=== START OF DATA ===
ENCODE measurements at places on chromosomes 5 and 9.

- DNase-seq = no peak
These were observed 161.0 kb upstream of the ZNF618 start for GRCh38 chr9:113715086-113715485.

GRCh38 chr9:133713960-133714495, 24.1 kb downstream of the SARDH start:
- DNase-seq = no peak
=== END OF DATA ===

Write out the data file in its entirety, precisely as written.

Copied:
ENCODE measurements at places on chromosomes 5 and 9.

- DNase-seq = no peak
These were observed 161.0 kb upstream of the ZNF618 start for GRCh38 chr9:113715086-113715485.

GRCh38 chr9:133713960-133714495, 24.1 kb downstream of the SARDH start:
- DNase-seq = no peak